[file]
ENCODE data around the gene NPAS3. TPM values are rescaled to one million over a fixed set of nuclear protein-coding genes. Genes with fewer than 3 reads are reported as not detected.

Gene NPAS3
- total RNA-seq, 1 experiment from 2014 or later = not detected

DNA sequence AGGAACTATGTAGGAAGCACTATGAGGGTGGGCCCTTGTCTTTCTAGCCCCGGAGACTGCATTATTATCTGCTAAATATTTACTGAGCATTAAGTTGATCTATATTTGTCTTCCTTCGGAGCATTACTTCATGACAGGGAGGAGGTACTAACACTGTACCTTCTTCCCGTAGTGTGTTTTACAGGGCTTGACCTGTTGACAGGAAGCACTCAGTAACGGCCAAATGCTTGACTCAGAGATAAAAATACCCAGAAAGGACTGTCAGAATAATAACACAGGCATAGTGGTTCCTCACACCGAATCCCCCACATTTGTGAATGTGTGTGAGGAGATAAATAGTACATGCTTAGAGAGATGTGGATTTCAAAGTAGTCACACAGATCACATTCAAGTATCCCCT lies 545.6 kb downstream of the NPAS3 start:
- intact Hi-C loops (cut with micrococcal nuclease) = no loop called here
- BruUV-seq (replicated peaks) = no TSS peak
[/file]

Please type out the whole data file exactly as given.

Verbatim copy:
ENCODE data around the gene NPAS3. TPM values are rescaled to one million over a fixed set of nuclear protein-coding genes. Genes with fewer than 3 reads are reported as not detected.

Gene NPAS3
- total RNA-seq, 1 experiment from 2014 or later = not detected

DNA sequence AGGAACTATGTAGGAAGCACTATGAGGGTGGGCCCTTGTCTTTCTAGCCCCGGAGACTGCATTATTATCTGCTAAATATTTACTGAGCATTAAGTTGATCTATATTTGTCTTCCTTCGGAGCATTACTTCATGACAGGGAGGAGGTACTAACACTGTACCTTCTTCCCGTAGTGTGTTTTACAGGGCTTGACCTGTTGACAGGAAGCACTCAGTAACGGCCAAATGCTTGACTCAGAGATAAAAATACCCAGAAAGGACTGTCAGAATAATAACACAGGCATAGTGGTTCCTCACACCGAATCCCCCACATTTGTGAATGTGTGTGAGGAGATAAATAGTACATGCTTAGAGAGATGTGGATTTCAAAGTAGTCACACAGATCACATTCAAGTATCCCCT lies 545.6 kb downstream of the NPAS3 start:
- intact Hi-C loops (cut with micrococcal nuclease) = no loop called here
- BruUV-seq (replicated peaks) = no TSS peak